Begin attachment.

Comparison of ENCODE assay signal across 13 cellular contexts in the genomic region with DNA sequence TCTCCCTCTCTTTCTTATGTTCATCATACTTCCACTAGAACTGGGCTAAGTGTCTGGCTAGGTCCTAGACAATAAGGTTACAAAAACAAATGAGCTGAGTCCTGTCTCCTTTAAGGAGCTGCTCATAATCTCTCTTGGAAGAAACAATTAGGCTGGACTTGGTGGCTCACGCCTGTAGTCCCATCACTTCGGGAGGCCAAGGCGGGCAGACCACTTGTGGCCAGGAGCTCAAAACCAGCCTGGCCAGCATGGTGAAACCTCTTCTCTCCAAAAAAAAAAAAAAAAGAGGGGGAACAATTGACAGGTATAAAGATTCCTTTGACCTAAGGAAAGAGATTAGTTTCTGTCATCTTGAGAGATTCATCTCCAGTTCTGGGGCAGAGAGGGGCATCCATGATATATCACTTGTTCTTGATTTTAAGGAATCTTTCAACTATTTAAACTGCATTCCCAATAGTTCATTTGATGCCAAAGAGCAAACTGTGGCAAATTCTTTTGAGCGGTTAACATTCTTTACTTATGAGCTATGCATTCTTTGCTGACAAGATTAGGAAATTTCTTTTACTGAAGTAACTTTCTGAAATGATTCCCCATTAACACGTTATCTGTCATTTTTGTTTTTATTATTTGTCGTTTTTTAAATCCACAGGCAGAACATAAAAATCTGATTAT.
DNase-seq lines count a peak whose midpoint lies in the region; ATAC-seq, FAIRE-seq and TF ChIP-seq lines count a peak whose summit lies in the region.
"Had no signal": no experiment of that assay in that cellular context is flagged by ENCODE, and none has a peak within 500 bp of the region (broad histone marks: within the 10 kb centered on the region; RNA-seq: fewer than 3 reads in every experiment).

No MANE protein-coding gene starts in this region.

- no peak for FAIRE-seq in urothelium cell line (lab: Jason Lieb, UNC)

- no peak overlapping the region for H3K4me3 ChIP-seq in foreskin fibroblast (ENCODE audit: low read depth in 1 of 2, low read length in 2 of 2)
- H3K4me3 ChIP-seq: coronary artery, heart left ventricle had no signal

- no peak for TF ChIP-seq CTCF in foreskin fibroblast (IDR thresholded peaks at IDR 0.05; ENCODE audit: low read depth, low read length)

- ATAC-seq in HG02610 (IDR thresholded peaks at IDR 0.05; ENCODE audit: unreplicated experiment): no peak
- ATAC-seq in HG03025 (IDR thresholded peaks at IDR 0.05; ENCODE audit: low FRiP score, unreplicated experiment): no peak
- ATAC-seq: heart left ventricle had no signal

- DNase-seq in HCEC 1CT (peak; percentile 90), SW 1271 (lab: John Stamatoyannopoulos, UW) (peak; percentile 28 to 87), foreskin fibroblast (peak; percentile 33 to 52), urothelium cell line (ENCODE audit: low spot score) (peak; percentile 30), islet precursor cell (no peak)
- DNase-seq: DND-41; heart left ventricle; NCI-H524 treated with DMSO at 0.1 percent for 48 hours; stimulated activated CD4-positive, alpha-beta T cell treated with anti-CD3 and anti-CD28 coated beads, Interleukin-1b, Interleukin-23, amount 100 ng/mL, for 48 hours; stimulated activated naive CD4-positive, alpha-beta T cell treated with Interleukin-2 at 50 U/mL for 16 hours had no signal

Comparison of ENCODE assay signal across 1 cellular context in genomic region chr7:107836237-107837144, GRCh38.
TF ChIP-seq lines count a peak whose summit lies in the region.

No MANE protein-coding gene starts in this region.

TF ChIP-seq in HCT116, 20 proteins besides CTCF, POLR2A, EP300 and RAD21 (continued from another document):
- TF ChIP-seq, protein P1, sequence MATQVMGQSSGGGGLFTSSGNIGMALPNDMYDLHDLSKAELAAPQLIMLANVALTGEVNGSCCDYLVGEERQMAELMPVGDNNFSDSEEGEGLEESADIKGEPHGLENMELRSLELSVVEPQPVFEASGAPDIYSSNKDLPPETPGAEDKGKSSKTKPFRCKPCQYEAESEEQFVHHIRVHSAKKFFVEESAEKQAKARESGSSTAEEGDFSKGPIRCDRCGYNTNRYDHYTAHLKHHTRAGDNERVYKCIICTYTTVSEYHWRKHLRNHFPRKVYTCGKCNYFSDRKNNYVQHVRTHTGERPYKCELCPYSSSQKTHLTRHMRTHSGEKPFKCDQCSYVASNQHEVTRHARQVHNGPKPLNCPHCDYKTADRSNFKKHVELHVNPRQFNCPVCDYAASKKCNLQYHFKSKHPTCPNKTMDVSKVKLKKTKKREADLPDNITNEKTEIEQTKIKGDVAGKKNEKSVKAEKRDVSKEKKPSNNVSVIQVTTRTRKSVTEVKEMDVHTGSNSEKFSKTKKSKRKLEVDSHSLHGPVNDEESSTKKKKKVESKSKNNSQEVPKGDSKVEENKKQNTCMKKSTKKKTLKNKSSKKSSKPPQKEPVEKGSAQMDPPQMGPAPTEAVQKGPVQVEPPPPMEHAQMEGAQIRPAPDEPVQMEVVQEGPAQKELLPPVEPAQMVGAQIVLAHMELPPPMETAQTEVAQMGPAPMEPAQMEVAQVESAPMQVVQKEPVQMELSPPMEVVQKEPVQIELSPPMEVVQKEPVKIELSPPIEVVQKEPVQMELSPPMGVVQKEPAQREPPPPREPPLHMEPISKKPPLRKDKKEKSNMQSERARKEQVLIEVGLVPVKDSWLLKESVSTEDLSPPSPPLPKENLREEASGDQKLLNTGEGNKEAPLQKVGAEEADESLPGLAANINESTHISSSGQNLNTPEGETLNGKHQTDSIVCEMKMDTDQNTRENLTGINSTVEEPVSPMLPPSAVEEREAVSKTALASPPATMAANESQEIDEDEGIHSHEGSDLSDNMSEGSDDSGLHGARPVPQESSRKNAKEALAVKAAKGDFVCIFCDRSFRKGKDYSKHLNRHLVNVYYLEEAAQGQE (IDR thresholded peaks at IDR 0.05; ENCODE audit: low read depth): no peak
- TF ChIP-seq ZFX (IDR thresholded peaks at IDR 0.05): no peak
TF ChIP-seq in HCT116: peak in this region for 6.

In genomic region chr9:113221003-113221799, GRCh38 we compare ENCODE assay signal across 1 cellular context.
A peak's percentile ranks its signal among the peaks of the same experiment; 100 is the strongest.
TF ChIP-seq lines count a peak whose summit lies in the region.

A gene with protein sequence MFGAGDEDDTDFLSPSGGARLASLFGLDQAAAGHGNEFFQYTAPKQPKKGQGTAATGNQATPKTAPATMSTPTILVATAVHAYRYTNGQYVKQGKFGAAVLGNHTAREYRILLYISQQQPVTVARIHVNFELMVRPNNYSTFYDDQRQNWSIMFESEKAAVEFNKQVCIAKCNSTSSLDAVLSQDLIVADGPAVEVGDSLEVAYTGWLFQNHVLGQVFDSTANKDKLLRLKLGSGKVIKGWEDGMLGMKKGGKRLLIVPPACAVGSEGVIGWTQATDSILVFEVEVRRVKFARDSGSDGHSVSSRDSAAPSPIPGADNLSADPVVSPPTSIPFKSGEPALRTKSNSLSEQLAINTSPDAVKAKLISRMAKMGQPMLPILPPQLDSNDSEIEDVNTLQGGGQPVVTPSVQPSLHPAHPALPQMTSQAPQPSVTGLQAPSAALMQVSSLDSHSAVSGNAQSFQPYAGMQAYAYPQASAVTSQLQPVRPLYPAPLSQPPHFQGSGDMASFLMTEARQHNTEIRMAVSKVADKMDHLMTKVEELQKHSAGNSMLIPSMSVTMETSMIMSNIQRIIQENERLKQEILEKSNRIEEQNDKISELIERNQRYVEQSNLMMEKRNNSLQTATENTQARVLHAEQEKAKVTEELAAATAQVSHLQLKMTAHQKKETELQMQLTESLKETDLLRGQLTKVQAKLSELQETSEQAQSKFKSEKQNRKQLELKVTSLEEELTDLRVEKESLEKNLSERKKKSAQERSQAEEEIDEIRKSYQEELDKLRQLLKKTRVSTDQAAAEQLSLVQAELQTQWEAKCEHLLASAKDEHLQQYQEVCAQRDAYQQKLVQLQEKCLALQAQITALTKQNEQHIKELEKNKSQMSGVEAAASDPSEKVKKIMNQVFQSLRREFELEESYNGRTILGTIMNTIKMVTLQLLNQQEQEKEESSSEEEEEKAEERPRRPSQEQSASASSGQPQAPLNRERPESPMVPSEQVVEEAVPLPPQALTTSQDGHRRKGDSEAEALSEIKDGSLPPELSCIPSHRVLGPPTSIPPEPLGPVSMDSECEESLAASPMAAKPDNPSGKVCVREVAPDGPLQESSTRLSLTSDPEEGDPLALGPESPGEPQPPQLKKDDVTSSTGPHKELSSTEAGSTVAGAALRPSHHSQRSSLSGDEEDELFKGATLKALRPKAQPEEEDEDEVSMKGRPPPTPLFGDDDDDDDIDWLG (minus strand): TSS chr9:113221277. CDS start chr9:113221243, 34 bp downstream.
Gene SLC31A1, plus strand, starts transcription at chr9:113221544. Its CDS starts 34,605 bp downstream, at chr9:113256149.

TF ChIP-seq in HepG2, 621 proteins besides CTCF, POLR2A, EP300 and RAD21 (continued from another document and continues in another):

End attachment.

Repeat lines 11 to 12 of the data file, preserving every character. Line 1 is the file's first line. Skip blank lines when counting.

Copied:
- ATAC-seq: heart left ventricle had no signal

- DNase-seq in HCEC 1CT (peak; percentile 90), SW 1271 (lab: John Stamatoyannopoulos, UW) (peak; percentile 28 to 87), foreskin fibroblast (peak; percentile 33 to 52), urothelium cell line (ENCODE audit: low spot score) (peak; percentile 30), islet precursor cell (no peak)